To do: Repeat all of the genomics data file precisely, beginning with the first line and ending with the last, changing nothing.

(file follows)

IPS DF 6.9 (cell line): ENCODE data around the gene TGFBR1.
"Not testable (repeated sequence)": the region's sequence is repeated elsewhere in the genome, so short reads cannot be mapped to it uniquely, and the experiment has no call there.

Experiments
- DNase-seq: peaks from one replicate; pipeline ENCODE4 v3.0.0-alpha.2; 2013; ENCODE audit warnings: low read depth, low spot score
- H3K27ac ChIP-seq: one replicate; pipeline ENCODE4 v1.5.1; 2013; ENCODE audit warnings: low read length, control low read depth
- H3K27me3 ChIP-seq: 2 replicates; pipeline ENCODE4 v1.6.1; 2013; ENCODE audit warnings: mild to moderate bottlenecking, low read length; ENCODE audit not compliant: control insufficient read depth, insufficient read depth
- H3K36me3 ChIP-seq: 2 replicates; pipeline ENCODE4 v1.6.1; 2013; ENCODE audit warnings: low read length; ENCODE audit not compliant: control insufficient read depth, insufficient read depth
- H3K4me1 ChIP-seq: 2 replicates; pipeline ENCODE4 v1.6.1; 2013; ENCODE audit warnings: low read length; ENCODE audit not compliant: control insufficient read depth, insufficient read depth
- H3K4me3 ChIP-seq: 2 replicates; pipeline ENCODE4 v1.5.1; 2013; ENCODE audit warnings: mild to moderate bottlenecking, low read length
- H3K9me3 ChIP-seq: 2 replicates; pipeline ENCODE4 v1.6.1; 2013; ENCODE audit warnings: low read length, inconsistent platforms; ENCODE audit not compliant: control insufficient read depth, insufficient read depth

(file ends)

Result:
IPS DF 6.9 (cell line): ENCODE data around the gene TGFBR1.
"Not testable (repeated sequence)": the region's sequence is repeated elsewhere in the genome, so short reads cannot be mapped to it uniquely, and the experiment has no call there.

Experiments
- DNase-seq: peaks from one replicate; pipeline ENCODE4 v3.0.0-alpha.2; 2013; ENCODE audit warnings: low read depth, low spot score
- H3K27ac ChIP-seq: one replicate; pipeline ENCODE4 v1.5.1; 2013; ENCODE audit warnings: low read length, control low read depth
- H3K27me3 ChIP-seq: 2 replicates; pipeline ENCODE4 v1.6.1; 2013; ENCODE audit warnings: mild to moderate bottlenecking, low read length; ENCODE audit not compliant: control insufficient read depth, insufficient read depth
- H3K36me3 ChIP-seq: 2 replicates; pipeline ENCODE4 v1.6.1; 2013; ENCODE audit warnings: low read length; ENCODE audit not compliant: control insufficient read depth, insufficient read depth
- H3K4me1 ChIP-seq: 2 replicates; pipeline ENCODE4 v1.6.1; 2013; ENCODE audit warnings: low read length; ENCODE audit not compliant: control insufficient read depth, insufficient read depth
- H3K4me3 ChIP-seq: 2 replicates; pipeline ENCODE4 v1.5.1; 2013; ENCODE audit warnings: mild to moderate bottlenecking, low read length
- H3K9me3 ChIP-seq: 2 replicates; pipeline ENCODE4 v1.6.1; 2013; ENCODE audit warnings: low read length, inconsistent platforms; ENCODE audit not compliant: control insufficient read depth, insufficient read depth